How the Non-Jewish Director of the First-Ever Holocaust Movie Resisted Communist Pressure to Write Jews Out of the Story

Sept. 17 2019

On Sunday, the 1947 Polish film The Last Stage was shown at a Tel Aviv theater. Its director, Wanda Jakubowska—a Gentile Polish Communist—was imprisoned in Auschwitz in 1943; after the war, she became one of her country’s foremost filmmakers. Using former prisoners and townspeople from the nearby hamlet of Oswiecim as her cast, she filmed the movie at the camp itself. Later Holocaust films would splice in its footage and even imitate some of its shots. Ofer Aderet writes (free registration required):

The film centers around a Jewish heroine, Marta Weiss, who is deported to the camp with her family. [Upon arrival], she translates the commander’s instructions for the other prisoners and is chosen to serve as an official interpreter. Later she exploits her position to help her fellow inmates smuggle supplies and information, and eventually escapes with a friend, Tadek, in order to tell the world about the plan to “liquidate” the camp. But the two are caught and sentenced to execution. . . . Marta Weiss is based on . . . Mala (Malka) Zimetbaum, a Polish Jew who moved to Belgium with her family as a child and was deported to Auschwitz in 1942.

Reexamination of the film all these years later clearly reveals its historical weaknesses; after all, it’s a Communist propaganda film. Praise for the Soviet Union, Stalin, and the Red Army is woven in. They are depicted as the prisoners’ only saviors—without any mention, of course, of Stalin’s cooperation with Hitler at the start of the war. . . . In the film, all resistance to the Nazis is led by Communist women.

Nor is there anything about how Jewish prisoners were harshly discriminated against by prisoners of other nationalities; this wouldn’t serve the message. . . . Also, in the film one hears Polish, Russian, German, and French, but no Yiddish. This is no coincidence. Produced under the auspices of the Soviet Union, the film deliberately avoids any mention of the uniqueness of the Holocaust and instead emphasizes the universality of the war’s victims. In this, the film betrays the truth. Most of the 1.1 million victims at Auschwitz were Jews.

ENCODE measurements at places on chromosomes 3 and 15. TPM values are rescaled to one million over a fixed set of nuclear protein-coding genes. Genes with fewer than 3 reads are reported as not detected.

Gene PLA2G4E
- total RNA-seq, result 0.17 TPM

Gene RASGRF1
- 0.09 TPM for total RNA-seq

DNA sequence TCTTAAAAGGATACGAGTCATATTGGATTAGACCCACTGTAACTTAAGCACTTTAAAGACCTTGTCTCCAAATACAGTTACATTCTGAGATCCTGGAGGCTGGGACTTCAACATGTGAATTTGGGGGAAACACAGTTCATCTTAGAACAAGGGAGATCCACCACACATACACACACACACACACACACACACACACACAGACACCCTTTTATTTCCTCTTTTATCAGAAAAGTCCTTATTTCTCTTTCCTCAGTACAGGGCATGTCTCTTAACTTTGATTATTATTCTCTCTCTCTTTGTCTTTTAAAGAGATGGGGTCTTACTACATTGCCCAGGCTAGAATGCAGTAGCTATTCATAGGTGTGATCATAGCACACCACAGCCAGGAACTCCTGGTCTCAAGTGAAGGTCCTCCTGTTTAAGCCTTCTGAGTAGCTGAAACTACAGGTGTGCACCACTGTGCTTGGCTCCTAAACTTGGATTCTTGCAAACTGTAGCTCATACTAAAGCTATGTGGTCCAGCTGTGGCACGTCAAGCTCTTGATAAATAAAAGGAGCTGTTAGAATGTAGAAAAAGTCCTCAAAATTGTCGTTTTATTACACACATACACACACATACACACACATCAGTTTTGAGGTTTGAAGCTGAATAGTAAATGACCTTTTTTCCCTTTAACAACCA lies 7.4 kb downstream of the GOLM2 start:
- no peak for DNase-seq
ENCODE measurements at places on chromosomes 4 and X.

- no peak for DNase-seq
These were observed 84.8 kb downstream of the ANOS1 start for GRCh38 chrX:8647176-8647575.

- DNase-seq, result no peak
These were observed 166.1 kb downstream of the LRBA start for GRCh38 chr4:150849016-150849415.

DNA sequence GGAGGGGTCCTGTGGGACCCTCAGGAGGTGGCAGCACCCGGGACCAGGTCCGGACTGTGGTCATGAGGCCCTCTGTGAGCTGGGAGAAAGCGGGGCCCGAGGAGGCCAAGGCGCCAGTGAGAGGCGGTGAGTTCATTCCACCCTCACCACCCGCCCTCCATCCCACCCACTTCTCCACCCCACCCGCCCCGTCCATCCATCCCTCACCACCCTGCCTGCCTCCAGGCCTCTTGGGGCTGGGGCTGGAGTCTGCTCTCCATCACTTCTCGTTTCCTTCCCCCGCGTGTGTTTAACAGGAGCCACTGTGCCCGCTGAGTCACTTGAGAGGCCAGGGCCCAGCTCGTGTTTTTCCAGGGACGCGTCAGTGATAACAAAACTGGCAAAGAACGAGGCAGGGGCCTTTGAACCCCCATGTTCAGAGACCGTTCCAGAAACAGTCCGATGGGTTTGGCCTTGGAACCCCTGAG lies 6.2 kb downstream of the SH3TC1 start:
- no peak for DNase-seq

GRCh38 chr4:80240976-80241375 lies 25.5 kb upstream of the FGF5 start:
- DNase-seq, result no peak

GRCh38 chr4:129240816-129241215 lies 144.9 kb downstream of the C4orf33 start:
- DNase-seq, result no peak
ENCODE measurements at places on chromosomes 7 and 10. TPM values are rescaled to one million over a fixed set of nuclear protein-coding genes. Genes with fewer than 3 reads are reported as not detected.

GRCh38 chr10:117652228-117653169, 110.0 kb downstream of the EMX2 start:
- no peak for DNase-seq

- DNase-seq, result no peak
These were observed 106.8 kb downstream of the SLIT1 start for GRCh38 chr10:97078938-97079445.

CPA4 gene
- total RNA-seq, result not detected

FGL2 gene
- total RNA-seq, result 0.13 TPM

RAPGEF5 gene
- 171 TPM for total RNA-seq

But unlike other works produced under the Communist regime, the Jews aren’t completely absent from this one, thanks to Jakubowska’s stubborn insistence. Describing it years later, she said she was pressured to alter the plot and remove any mention of Jews.

Read more at Haaretz

More about: Auschwitz, Film, Holocaust, Poland, Soviet Union


When It Comes to Peace with Israel, Many Saudis Have Religious Concerns

Sept. 22 2023

While roughly a third of Saudis are willing to cooperate with the Jewish state in matters of technology and commerce, far fewer are willing to allow Israeli teams to compete within the kingdom—let alone support diplomatic normalization. These are just a few results of a recent, detailed, and professional opinion survey—a rarity in Saudi Arabia—that has much bearing on current negotiations involving Washington, Jerusalem, and Riyadh. David Pollock notes some others:

When asked about possible factors “in considering whether or not Saudi Arabia should establish official relations with Israel,” the Saudi public opts first for an Islamic—rather than a specifically Saudi—agenda: almost half (46 percent) say it would be “important” to obtain “new Israeli guarantees of Muslim rights at al-Aqsa Mosque and al-Haram al-Sharif [i.e., the Temple Mount] in Jerusalem.” Prioritizing this issue is significantly more popular than any other option offered. . . .

This popular focus on religion is in line with responses to other controversial questions in the survey. Exactly the same percentage, for example, feel “strongly” that “our country should cut off all relations with any other country where anybody hurts the Quran.”

By comparison, Palestinian aspirations come in second place in Saudi popular perceptions of a deal with Israel. Thirty-six percent of the Saudi public say it would be “important” to obtain “new steps toward political rights and better economic opportunities for the Palestinians in the West Bank and Gaza.” Far behind these drivers in popular attitudes, surprisingly, are hypothetical American contributions to a Saudi-Israel deal—even though these have reportedly been under heavy discussion at the official level in recent months.

Therefore, based on this analysis of these new survey findings, all three governments involved in a possible trilateral U.S.-Saudi-Israel deal would be well advised to pay at least as much attention to its religious dimension as to its political, security, and economic ones.

Read more at Washington Institute for Near East Policy

More about: Islam, Israel-Arab relations, Saudi Arabia, Temple Mount